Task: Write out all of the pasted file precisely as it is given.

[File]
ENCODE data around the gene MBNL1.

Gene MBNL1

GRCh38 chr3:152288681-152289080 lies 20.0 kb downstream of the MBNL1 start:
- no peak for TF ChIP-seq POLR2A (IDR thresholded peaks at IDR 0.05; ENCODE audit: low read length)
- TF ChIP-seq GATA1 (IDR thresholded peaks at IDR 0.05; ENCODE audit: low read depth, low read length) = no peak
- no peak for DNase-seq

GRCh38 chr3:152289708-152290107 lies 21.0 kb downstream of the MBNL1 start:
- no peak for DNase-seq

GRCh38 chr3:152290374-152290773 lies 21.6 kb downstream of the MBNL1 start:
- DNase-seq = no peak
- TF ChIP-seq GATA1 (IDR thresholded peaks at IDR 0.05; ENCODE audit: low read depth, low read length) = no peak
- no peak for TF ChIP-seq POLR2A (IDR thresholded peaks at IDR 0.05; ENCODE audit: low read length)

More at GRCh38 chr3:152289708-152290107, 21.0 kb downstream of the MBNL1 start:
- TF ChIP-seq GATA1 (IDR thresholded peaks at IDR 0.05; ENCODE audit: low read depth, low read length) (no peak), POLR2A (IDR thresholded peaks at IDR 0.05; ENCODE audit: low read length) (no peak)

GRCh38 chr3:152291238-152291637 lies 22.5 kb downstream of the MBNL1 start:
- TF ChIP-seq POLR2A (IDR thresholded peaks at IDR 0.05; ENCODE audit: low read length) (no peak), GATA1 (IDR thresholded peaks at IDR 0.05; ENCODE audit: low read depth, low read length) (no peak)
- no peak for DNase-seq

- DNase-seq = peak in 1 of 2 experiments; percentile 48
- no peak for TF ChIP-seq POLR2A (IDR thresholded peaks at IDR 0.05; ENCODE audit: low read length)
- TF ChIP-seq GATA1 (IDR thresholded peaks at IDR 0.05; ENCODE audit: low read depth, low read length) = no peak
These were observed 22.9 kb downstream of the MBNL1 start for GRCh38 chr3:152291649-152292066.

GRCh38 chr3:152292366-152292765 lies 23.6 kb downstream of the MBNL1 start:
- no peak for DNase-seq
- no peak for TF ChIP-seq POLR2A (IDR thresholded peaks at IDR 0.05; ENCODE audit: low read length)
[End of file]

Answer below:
ENCODE data around the gene MBNL1.

Gene MBNL1

GRCh38 chr3:152288681-152289080 lies 20.0 kb downstream of the MBNL1 start:
- no peak for TF ChIP-seq POLR2A (IDR thresholded peaks at IDR 0.05; ENCODE audit: low read length)
- TF ChIP-seq GATA1 (IDR thresholded peaks at IDR 0.05; ENCODE audit: low read depth, low read length) = no peak
- no peak for DNase-seq

GRCh38 chr3:152289708-152290107 lies 21.0 kb downstream of the MBNL1 start:
- no peak for DNase-seq

GRCh38 chr3:152290374-152290773 lies 21.6 kb downstream of the MBNL1 start:
- DNase-seq = no peak
- TF ChIP-seq GATA1 (IDR thresholded peaks at IDR 0.05; ENCODE audit: low read depth, low read length) = no peak
- no peak for TF ChIP-seq POLR2A (IDR thresholded peaks at IDR 0.05; ENCODE audit: low read length)

More at GRCh38 chr3:152289708-152290107, 21.0 kb downstream of the MBNL1 start:
- TF ChIP-seq GATA1 (IDR thresholded peaks at IDR 0.05; ENCODE audit: low read depth, low read length) (no peak), POLR2A (IDR thresholded peaks at IDR 0.05; ENCODE audit: low read length) (no peak)

GRCh38 chr3:152291238-152291637 lies 22.5 kb downstream of the MBNL1 start:
- TF ChIP-seq POLR2A (IDR thresholded peaks at IDR 0.05; ENCODE audit: low read length) (no peak), GATA1 (IDR thresholded peaks at IDR 0.05; ENCODE audit: low read depth, low read length) (no peak)
- no peak for DNase-seq

- DNase-seq = peak in 1 of 2 experiments; percentile 48
- no peak for TF ChIP-seq POLR2A (IDR thresholded peaks at IDR 0.05; ENCODE audit: low read length)
- TF ChIP-seq GATA1 (IDR thresholded peaks at IDR 0.05; ENCODE audit: low read depth, low read length) = no peak
These were observed 22.9 kb downstream of the MBNL1 start for GRCh38 chr3:152291649-152292066.

GRCh38 chr3:152292366-152292765 lies 23.6 kb downstream of the MBNL1 start:
- no peak for DNase-seq
- no peak for TF ChIP-seq POLR2A (IDR thresholded peaks at IDR 0.05; ENCODE audit: low read length)